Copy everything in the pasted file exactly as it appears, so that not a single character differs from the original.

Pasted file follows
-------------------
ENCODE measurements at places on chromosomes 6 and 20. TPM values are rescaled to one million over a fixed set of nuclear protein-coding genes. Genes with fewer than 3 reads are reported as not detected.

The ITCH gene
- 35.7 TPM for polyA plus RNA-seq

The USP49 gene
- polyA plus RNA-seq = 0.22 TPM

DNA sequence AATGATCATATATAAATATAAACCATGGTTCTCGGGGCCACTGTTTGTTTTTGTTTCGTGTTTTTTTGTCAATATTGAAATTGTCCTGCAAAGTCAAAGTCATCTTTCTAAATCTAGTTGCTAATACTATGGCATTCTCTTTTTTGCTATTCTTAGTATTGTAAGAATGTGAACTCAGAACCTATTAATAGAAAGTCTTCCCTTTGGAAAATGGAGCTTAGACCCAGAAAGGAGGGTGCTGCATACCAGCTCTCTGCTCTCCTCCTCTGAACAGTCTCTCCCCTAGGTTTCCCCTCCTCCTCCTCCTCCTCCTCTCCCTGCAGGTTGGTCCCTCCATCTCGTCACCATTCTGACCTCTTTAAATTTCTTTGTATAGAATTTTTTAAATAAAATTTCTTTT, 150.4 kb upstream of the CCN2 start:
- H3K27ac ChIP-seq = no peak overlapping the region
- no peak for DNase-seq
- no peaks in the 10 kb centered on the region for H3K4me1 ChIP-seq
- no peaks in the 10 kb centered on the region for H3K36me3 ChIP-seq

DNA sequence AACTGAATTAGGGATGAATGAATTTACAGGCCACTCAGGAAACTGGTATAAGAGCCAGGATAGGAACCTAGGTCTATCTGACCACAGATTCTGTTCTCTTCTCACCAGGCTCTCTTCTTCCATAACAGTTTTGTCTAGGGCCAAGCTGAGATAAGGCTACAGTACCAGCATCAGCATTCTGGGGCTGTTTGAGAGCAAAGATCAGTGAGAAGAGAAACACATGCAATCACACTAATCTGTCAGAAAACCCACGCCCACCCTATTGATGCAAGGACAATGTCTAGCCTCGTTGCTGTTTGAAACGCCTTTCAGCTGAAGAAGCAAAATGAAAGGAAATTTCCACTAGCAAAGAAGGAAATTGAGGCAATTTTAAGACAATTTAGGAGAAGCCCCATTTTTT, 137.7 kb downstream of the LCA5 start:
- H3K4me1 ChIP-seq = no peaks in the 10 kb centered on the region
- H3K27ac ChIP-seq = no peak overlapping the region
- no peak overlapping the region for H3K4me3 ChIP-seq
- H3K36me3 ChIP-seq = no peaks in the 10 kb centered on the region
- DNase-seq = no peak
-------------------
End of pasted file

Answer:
ENCODE measurements at places on chromosomes 6 and 20. TPM values are rescaled to one million over a fixed set of nuclear protein-coding genes. Genes with fewer than 3 reads are reported as not detected.

The ITCH gene
- 35.7 TPM for polyA plus RNA-seq

The USP49 gene
- polyA plus RNA-seq = 0.22 TPM

DNA sequence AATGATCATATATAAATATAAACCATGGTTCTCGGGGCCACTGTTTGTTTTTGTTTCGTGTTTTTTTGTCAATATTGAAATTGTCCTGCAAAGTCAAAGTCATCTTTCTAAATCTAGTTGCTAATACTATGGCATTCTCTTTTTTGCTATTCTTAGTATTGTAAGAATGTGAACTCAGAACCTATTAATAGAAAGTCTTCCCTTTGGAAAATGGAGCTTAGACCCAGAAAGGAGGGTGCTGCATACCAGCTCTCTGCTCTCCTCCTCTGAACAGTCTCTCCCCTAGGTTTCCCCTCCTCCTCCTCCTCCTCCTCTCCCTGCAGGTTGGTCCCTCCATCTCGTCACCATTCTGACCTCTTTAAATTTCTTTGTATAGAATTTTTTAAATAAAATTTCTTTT, 150.4 kb upstream of the CCN2 start:
- H3K27ac ChIP-seq = no peak overlapping the region
- no peak for DNase-seq
- no peaks in the 10 kb centered on the region for H3K4me1 ChIP-seq
- no peaks in the 10 kb centered on the region for H3K36me3 ChIP-seq

DNA sequence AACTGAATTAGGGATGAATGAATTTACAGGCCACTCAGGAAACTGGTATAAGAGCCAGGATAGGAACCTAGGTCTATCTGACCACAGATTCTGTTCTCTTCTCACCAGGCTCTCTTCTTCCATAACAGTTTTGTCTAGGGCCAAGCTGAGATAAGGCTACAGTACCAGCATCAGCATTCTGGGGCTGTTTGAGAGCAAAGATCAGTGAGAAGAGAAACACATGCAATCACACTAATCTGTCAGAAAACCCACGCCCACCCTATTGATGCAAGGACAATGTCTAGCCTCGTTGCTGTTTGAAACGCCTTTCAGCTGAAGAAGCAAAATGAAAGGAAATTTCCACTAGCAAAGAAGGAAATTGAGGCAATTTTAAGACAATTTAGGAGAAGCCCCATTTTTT, 137.7 kb downstream of the LCA5 start:
- H3K4me1 ChIP-seq = no peaks in the 10 kb centered on the region
- H3K27ac ChIP-seq = no peak overlapping the region
- no peak overlapping the region for H3K4me3 ChIP-seq
- H3K36me3 ChIP-seq = no peaks in the 10 kb centered on the region
- DNase-seq = no peak